Budget and Costs always come up when planning a Wedding.
Has “What is a reasonable price for Wedding Photography” come up for you yet? How much “should” you spend on Wedding Photography?
This can be a hot button item for both couples and Wedding Photographers alike. In my area alone, it could literally be $0 — $15,000. There are many Bridal Publications and Blogs who will opine on what is “reasonable” or “average.” However, many factors come into play when photographers price themselves and when couples choose their photographer. It is not a simple matter of what you “should” be paying as what is right for YOU. Below are just a few of the considerations that come into play.
Everyone has a budget. Some budgets are just larger than others. There is a crazy little rule out there in Wedding Planning Land that says you should allocate 10% of your overall budget to Wedding Photography. Frankly, this is an over generalization. Honestly, I think it is also a tad bit silly. I would argue that the most important line item in your Wedding Budget is the Photos because the photos are the only thing you will be left with at the end of the event. So if you truly care about having lasting memories, maybe that amount should be adjusted upward a bit. Think about it in terms of what you want to be looking at 10 or 20 years from now. Try to focus on the VALUE of what you want in the long run, not just the immediate sticker price. True Story: One of my best friends got married right out of High School. To save money, they had their neighbor photograph their wedding. She hates her pictures.
Experience and Expertise:
There is a wide range of experience and technical skill out there. It can start at a highly competent and experienced professional wedding photographer with years under their belt to someone with no experience at all just hustling to book their first job. Technical skills are easy to spot–a consistent skill set is evident in the portfolio. Experience is a little more fuzzy around the edges. Experience provides someone with the soft skills to sensitively handle difficult interpersonal situations at an emotional event like a wedding. It also provides the business skills to price correctly for the level of service they are providing. An experienced Wedding Photographer will likely understand the value of scouting out locations for venues and areas they have never shot at before. They likely understand how to set up a workable Wedding Day Timeline to maximize time to get the best photos efficiently and with less stress. Be aware that all these factors do add to the price and may even mean the person charges more than “average” in your area.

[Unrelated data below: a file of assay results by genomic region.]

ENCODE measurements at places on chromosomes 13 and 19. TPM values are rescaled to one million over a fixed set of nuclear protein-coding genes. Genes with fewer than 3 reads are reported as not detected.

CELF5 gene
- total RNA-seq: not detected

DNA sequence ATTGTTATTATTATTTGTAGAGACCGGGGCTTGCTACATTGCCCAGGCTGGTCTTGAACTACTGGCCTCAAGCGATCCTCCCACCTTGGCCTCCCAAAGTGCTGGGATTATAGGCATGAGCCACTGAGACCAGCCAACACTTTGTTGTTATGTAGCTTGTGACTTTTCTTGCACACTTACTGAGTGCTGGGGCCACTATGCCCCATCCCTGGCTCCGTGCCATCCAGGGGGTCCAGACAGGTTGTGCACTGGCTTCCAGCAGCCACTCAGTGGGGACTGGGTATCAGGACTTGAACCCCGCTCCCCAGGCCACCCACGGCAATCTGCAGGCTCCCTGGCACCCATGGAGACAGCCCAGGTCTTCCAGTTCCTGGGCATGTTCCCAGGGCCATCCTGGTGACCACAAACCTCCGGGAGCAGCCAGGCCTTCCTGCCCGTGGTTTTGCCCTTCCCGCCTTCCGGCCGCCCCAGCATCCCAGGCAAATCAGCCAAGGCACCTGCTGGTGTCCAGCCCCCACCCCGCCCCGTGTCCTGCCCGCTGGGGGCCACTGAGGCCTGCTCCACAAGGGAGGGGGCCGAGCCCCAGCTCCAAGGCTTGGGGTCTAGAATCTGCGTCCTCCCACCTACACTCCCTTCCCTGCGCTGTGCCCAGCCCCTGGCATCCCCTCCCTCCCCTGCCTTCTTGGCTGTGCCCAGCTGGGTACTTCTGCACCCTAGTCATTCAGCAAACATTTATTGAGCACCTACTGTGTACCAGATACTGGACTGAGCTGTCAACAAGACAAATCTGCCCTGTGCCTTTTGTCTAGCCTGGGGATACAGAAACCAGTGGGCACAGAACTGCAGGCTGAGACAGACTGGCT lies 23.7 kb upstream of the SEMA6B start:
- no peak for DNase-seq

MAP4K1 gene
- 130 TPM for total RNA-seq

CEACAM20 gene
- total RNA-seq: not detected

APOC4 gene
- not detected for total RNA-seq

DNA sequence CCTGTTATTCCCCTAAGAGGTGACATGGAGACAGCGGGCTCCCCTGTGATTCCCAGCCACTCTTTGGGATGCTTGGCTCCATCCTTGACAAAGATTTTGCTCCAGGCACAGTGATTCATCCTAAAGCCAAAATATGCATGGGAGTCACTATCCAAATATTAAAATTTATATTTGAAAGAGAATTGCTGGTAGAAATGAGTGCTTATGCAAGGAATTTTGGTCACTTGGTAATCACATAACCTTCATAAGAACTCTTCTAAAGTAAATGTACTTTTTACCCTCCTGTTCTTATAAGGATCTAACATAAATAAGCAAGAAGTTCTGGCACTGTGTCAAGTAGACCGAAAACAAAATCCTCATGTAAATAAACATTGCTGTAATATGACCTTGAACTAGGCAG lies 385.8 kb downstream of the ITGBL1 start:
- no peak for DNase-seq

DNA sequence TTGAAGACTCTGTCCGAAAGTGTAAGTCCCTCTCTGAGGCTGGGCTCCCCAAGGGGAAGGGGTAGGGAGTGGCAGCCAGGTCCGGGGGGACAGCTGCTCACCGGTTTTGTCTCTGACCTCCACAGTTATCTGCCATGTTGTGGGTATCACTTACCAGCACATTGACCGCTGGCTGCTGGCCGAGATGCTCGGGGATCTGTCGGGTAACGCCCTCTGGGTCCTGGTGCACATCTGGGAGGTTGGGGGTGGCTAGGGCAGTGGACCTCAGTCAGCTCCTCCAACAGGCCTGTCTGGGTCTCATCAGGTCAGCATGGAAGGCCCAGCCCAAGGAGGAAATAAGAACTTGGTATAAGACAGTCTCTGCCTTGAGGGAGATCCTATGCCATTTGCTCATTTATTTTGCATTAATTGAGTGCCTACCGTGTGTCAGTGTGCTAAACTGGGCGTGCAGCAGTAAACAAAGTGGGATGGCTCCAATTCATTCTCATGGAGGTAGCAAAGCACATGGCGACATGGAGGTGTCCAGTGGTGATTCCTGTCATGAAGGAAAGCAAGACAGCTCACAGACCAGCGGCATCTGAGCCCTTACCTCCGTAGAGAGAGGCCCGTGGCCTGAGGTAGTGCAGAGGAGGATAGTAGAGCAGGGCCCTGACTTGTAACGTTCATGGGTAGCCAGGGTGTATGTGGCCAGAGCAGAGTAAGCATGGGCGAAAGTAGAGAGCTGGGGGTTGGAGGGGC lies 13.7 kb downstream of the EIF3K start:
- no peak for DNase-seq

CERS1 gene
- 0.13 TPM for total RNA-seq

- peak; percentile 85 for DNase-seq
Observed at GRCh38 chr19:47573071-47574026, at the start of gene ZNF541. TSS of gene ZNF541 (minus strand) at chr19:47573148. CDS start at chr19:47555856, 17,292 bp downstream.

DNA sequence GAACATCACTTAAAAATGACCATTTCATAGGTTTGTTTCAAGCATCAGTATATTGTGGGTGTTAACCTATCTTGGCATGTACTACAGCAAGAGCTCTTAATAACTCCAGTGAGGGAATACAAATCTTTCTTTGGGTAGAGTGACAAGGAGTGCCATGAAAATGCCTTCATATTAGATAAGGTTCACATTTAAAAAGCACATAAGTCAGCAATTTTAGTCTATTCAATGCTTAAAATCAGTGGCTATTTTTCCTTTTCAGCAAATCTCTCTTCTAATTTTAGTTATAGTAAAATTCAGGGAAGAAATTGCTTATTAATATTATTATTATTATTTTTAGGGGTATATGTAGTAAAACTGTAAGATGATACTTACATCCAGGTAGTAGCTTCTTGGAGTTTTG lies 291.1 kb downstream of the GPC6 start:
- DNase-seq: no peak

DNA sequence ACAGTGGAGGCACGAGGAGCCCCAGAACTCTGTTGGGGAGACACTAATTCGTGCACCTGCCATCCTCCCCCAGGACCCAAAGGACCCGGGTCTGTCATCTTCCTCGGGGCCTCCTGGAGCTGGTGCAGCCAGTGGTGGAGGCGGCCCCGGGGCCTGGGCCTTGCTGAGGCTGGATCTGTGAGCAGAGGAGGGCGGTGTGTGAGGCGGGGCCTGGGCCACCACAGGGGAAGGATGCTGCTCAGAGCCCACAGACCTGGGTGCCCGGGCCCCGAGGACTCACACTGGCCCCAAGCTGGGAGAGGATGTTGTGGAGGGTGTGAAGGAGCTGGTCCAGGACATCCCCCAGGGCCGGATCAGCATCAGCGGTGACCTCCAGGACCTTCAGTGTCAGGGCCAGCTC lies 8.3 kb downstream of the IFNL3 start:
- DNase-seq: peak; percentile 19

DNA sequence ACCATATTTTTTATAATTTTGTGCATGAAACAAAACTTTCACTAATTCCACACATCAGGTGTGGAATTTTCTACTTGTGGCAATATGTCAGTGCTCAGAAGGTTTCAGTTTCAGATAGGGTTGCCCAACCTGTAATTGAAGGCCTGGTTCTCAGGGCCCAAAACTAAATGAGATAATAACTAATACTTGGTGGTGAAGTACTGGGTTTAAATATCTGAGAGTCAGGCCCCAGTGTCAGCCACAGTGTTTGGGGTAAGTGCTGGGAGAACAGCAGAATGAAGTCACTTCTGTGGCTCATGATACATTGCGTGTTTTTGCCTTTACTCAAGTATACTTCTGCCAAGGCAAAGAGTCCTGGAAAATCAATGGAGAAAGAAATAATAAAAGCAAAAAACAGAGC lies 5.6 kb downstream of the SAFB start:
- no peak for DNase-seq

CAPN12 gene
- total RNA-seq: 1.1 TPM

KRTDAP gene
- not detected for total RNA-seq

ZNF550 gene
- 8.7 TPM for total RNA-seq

Items and Services Included:
What exactly is included in the quoted price? How much time is actually included when you book your event? Example: Does “All Day” mean eight hours or twelve hours? Are albums included in the package? Does the photographer work with you on setting up a Timeline for the day? Are there any hidden charges? Are they even working with a Contract and do they have Liability Insurance? These items do add up and oftentimes a less experienced photographer has not even thought about them or factored them into their pricing.
Legalities and Taxes:
Speaking of all things legal–many people out there are operating on a “cash” basis and are not “legal” businesses. If you are comparing one of those businesses to another business who is legitimate, you are talking about a huge difference in price. On average, one third of a contract price will go toward Federal, State, and Local Taxes if the business is reporting their income. I mentioned Insurance above and will mention it again. What happens if something bad happens and the Photographer is not a legal business and has no insurance and is it a risk you are willing to personally assume. Enough said.
So how do you make great Photography work with your Wedding Budget?
Glad you asked. Areas you might consider adjusting in order to increase your Wedding Photography Budget are:
Guest Count: The reception is one of the largest expenses at any wedding. At upwards of $125 per person at some venues for dinner and dancing, this is the largest area to cut costs.
Postage: Save the Dates, Invitations, RSVPs–this adds up in postage costs. Consider doing your Save the Dates as an email. Or set up a Wedding Website for guests to RSVP to.
Carefully Consider Your Photo Needs: Maybe you really only need eight hours as opposed to twelve. For example, while I love photographing Getting Ready wedding images, many often don’t make it into the album and certainly no one has blown one up for the wall (yet).
Favors: As a Wedding Photographer, I see lots of them just left on the table at the end of the night and thrown away. This is an easy item to cut.
Trunk Shows and Sample Sales: If you don’t have a particular dress from a pricey designer picked out, consider a sample sale event at your local Bridal Boutique. These can offer great quality at a great price.
These are just a few of the ways to maximize your wedding budget to include a great photographer. I am sure you can come up with even more creative items.
In conclusion, lots of factors make up “reasonable” pricing. So instead of asking “What is a reasonable price for Wedding Photography” perhaps instead ask, “How do we want to remember our Wedding Day.”
Read more about What Does Wedding Photography Cost?
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